The irritable bowel syndrome (IBS) occurs more in women than in men and it is likely this has something to do with the menstrual cycle.
During the menstrual cycle, hormone levels fluctuate and may cause a variety of symptoms. Between the end of the period and the time of ovulation, oestrogen is the dominant hormone in the body and the typically symptoms associated with the menstrual cycle do not manifest. Post-ovulation, progesterone becomes the dominant hormone in the body, as its primary function is to protect the embryo if ovulation occurred. A number of symptoms arise as a result of this hormonal change:
1) Women may experience gut symptoms such as constipation and/or diarrhoea, especially in the week prior to their period
2) Women may gain weight in the week before their period due to fluid retention leading to swelling (oedema)
3) The breasts may become especially sensitive and tender, and may enlarge
4) Women may also experience mood and behavioural changes in the week prior to their period
When these symptoms become severe enough to require medical attention, the condition pre-menstrual syndrome (PMS) is diagnosed.
Many women with IBS report that their symptoms become more severe just before their period.
A possible reason for the link between the menstrual cycle and IBS may lie in the relationship between gut bacteria and the hormone progesterone. This theory was proposed by Professor John Hunter at the National Association for Premenstrual Syndrome, 1995 but has not yet been scientifically verified. He proposed that the increased levels of progesterone influenced the activity of the gut bacteria, resulting in increased malfermentation within the gut culminating in the worsening of IBS symptoms.
In post-menopausal women, treatment is unnecessary as the hormonal fluctuations due to the menstrual cycle stop happening. In younger women, however, the use of oral contraceptive pills may be effective as they reduce the level of ovarian hormones.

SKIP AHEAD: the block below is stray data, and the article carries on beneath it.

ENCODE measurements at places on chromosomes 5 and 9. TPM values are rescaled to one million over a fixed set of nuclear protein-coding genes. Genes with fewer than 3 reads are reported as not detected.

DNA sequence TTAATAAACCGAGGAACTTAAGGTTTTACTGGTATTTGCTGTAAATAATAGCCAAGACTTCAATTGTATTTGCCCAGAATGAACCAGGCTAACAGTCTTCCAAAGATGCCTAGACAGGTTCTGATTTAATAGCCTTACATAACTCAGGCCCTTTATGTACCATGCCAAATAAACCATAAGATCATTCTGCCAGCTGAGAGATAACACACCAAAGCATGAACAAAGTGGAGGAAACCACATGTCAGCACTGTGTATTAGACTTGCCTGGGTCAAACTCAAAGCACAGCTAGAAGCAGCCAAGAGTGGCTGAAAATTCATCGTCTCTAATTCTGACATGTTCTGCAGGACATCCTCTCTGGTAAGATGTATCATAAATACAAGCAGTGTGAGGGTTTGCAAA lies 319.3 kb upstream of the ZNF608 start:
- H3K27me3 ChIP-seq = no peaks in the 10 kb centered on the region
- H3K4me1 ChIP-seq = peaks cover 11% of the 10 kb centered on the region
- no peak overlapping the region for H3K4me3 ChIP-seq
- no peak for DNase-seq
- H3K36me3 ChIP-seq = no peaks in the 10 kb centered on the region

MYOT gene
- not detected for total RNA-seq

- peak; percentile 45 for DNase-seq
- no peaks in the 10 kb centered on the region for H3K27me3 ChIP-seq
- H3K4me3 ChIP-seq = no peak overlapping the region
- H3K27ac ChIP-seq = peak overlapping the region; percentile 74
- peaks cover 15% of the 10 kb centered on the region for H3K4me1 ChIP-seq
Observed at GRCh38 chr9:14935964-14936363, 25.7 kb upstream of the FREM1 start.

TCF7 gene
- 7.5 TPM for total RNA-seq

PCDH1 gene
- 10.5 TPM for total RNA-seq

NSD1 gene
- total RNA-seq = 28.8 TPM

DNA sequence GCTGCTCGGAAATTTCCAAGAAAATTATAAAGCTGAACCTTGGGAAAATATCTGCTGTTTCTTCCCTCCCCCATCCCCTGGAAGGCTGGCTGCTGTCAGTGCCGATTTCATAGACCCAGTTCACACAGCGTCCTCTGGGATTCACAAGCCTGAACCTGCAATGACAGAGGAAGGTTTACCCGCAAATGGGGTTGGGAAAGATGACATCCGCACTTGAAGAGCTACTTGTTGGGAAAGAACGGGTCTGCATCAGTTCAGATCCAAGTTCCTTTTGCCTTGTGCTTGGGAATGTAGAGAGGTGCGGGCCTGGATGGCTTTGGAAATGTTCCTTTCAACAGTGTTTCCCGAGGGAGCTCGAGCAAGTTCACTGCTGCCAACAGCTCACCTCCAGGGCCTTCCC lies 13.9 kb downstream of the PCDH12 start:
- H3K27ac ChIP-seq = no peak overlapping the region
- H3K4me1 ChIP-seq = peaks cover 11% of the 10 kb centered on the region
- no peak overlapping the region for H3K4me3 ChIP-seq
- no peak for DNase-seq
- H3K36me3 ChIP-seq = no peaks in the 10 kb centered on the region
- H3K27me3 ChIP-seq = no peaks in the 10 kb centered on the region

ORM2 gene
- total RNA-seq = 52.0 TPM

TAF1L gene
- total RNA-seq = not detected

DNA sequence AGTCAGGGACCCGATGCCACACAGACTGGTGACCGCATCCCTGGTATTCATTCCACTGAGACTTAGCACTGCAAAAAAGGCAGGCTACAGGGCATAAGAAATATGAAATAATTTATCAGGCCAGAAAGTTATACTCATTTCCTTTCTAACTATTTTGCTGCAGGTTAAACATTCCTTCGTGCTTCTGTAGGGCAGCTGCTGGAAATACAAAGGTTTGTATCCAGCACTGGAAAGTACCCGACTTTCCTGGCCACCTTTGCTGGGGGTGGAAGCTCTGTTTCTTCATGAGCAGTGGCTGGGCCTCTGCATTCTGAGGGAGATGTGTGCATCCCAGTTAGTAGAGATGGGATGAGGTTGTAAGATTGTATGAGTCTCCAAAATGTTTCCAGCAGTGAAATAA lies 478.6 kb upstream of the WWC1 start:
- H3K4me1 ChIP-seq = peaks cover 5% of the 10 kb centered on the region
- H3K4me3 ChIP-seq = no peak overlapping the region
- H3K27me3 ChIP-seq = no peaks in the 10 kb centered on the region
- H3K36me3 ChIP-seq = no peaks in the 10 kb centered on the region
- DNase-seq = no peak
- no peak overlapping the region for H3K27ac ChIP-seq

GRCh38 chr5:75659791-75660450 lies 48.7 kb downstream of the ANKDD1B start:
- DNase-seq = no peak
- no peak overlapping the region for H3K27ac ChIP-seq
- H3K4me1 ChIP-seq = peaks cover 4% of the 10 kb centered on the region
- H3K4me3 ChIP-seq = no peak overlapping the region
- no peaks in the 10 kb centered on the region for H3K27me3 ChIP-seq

Although not scientifically tested, the hypothesis that gut bacteria may be responsible for menstrual related-IBS indicates that dietary approaches may also work to improve IBS-symptoms related to menstruation. A possible approach is to follow the exclusion diet. This involves removing certain foods known to aggravate IBS for a few weeks, and seeing if IBS-related symptoms improve. If they do, then those foods can be re-included in the diet, one at a time, once every 2-3 days, to identify if any food in particular is causing problems. If such a food-item is identified, it should not be eaten.
If there is no change in IBS-related symptoms by following the exclusion diet, then it may be terminated.
Before altering dietary habits, medical advice should be sought. Our consultant gastroenterologists would be happy to review your problems and refer you to one of our expert dieticians for advice if appropriate. Please phone 020 7183 7965 to book your private consultation in one of London’s top private hospitals. If you need further tests such as endoscopy or colonoscopy, we would be happy to arrange these for you also.